Airport taxes

You don’t have to worry about airport taxes for international departures because the tax is included in your airfare. However, if you’re planning on travelling to the outer islands by air, there is a provincial departure tax of 200 vatu for departure from domestic airports which you can pay on checking in to your flight. Some of the domestic airports where this tax is applicable include Bauerfield International Airport in Port Vila, Pekoa Airport in Espiritu Santo and Whitegrass Airport on Tanna.

Mobile phones

Vanuatu does have roaming agreements with some international mobile phone companies, so check with your mobile provider to see if this is a possibility for you. Mobile coverage extends throughout most of the country, but in remote areas reception can be patchy and frequently drops in and out. Some carriers have better coverage in different areas, so it can depend on who your provider is.

Roaming may not be an option for you, in which case you can get a mobile phone package upon arrival in Vanuatu. The two main telecommunications companies - Telecom Vanuatu Limited (TVL) and Digicel - both have plans specifically designed for tourists. TVL's 'Smile SIM card' package costs 3,000 vatu and includes 2,500 vatu worth of credit. Digicel offers a 'Digicel Tourist SIM' package which is 1,000 vatu and comes with 1,000 vatu credit. It's easy to add credit to these local SIM cards - you'll find top up cards in most stores.

Alternatively, TVL and Digicel both have physical stores in Port Vila. You can stop by between 8 a.m. and 4.30 p.m. Monday to Friday and 8 a.m. and 11 a.m. on Saturday for help with any enquiries.

If your Vanuatu travel plans include trips to the more remote islands, a mobile phone with dual SIM capabilities might give you better coverage.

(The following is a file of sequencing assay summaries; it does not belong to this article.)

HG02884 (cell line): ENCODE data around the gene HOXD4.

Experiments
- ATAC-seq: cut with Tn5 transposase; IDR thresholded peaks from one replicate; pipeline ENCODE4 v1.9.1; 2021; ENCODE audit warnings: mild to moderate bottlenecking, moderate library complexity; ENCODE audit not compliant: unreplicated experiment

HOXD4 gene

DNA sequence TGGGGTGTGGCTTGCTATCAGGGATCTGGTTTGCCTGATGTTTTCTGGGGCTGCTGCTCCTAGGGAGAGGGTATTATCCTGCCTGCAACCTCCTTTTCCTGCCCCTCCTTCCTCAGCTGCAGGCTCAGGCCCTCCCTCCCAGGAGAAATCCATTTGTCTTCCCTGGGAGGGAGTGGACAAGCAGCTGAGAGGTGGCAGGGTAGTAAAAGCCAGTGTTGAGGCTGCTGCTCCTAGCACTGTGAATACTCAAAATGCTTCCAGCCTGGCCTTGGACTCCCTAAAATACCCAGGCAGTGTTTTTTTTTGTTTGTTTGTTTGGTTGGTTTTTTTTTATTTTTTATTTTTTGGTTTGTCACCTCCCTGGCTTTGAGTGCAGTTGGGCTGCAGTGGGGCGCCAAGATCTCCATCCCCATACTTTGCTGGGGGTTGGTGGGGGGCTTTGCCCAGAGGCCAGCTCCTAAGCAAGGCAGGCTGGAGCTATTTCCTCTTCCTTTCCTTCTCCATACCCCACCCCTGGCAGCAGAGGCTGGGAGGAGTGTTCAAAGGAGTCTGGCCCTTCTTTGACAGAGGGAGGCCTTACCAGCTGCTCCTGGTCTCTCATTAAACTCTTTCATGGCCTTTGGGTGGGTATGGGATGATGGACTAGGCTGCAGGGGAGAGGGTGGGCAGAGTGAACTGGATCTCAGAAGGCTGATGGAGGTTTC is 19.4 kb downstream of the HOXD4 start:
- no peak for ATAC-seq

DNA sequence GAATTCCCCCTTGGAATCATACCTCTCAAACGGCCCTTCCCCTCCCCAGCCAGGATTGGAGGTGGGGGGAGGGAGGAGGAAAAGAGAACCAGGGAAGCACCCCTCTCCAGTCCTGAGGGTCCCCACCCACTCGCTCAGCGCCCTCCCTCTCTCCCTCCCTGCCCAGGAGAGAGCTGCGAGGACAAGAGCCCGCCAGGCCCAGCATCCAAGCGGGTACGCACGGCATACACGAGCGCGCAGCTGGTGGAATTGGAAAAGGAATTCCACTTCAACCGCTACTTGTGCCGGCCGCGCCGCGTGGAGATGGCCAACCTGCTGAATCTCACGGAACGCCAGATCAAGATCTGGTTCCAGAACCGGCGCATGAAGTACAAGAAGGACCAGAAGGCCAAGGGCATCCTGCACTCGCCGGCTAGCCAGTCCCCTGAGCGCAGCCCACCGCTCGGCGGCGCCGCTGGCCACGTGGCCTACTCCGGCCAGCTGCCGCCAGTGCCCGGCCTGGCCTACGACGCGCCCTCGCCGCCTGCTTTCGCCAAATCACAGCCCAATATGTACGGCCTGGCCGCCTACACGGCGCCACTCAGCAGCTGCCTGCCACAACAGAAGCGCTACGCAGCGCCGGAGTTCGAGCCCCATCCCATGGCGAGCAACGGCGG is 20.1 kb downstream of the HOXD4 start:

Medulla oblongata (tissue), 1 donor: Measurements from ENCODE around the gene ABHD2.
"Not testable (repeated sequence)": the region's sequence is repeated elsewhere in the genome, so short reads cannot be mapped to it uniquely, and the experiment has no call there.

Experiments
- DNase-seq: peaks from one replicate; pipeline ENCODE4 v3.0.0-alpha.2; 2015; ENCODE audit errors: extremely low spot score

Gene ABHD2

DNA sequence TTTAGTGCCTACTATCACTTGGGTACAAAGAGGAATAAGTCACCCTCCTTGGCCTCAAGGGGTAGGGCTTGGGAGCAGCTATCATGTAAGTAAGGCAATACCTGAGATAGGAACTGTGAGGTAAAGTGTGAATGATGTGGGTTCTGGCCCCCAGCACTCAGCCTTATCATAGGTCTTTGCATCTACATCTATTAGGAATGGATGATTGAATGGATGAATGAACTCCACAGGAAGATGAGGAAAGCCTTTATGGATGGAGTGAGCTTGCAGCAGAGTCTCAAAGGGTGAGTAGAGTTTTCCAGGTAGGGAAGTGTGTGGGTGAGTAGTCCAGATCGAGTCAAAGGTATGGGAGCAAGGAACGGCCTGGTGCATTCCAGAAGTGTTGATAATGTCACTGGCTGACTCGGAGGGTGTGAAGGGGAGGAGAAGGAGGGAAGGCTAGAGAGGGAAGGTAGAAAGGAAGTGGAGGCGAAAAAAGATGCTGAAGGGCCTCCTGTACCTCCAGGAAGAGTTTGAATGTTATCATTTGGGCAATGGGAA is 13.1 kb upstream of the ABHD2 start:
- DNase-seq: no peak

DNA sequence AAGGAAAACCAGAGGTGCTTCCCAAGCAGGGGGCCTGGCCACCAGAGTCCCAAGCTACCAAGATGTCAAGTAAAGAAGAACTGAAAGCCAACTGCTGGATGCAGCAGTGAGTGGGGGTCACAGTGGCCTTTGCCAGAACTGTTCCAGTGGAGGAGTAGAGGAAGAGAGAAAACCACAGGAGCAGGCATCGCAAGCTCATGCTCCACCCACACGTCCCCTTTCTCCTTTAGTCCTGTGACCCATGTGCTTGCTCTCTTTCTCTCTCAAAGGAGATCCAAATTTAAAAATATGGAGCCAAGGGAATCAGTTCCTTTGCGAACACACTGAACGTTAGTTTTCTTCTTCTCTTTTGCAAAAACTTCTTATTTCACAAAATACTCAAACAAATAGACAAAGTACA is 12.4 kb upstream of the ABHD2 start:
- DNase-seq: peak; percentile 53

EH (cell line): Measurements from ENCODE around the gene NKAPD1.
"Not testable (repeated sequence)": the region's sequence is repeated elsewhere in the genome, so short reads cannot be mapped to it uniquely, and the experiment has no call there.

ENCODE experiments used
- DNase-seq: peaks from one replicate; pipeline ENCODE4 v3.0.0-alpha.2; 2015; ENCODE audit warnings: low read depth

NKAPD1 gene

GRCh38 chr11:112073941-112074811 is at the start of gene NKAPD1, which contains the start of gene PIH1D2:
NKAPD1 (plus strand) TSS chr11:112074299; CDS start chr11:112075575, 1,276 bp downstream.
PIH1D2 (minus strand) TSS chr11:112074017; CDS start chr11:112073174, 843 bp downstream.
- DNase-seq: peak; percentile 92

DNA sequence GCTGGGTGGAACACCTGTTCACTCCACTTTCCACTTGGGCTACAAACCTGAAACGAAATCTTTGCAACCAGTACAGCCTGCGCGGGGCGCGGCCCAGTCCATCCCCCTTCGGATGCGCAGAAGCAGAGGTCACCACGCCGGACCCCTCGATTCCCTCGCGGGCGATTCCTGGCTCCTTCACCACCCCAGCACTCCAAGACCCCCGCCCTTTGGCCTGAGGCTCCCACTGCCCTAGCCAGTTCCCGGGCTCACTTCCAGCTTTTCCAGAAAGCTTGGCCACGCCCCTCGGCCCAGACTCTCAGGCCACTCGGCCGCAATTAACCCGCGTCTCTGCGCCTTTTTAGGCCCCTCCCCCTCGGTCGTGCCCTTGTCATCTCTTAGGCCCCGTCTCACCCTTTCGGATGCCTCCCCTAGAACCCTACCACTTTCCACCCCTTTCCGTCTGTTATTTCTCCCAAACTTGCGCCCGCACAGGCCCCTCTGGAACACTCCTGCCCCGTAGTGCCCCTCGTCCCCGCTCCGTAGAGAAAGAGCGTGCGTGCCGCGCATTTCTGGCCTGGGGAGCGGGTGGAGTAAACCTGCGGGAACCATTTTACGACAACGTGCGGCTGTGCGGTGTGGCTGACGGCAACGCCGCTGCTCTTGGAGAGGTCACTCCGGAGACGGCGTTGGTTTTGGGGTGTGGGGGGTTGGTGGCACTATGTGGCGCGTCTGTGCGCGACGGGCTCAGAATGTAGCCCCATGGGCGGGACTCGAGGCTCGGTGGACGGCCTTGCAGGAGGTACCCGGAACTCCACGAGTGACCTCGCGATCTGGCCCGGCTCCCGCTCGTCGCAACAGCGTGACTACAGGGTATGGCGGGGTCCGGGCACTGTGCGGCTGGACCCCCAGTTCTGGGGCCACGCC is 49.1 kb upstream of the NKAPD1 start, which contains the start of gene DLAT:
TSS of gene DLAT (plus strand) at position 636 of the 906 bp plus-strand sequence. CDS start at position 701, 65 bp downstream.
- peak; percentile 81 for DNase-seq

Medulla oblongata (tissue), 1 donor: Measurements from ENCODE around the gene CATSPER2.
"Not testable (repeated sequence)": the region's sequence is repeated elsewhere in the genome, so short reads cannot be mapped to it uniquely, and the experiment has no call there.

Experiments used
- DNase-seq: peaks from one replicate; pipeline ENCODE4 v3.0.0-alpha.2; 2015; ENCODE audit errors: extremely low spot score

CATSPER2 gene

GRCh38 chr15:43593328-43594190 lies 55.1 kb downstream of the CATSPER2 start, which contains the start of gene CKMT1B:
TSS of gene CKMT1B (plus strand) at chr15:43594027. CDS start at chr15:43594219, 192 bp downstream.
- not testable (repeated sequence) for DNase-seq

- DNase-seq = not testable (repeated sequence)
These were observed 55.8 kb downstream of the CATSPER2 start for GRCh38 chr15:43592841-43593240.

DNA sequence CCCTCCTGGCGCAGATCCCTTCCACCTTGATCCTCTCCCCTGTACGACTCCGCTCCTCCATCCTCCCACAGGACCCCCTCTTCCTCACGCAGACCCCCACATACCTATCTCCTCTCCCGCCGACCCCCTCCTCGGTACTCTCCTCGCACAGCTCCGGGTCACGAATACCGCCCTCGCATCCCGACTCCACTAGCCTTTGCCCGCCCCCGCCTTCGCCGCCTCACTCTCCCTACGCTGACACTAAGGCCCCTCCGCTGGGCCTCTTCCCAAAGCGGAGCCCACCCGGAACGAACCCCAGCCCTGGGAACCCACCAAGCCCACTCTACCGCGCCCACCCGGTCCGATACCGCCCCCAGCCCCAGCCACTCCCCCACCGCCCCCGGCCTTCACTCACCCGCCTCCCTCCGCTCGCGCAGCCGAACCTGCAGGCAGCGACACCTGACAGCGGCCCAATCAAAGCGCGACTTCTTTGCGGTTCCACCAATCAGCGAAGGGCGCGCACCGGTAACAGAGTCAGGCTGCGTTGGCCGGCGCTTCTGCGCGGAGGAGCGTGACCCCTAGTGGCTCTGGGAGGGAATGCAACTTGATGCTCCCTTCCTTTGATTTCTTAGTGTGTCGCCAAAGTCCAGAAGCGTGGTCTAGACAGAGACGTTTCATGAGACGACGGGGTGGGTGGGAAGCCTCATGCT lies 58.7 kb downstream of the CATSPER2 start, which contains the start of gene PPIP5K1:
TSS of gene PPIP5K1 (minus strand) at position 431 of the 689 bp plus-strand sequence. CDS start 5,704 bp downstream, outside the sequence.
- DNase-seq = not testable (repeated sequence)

Internet

Most hotels and resorts in Vanuatu offer Wi-Fi to their guests, although at some it is not included in the room rates and will come at an additional cost. Accessing the Internet in Port Vila and Luganville is fairly easy. A number of cafes in these towns offer Internet access free of charge when you purchase a drink or a meal, and some post offices have Internet facilities.

It's important to remember, though, that while you may be able to get online it may not be at the speeds you’re used to. Connection speeds are improving but you should expect to be accessing the internet at around 100 kilobytes per second on a good day.

On most outer islands, it won't be possible to get online at all. It’s possible to purchase mobile Internet from TVL or Digicel, but issues with reception are common, so you will need to be patient. We recommend embracing the chance to turn your digital devices off - if you organise your trip in advance with us, your travel plans will already be in place so you won't need to worry about booking transport or accommodation online.

One of the best ways to know exactly what you are getting into before you travel to Vanuatu is to book your holiday through the experts. Our friendly team will make sure you are fully equipped and ready to go so that your trip to Vanuatu is all smooth sailing!

 

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Got the info you need? Ready to relax in Vanuatu?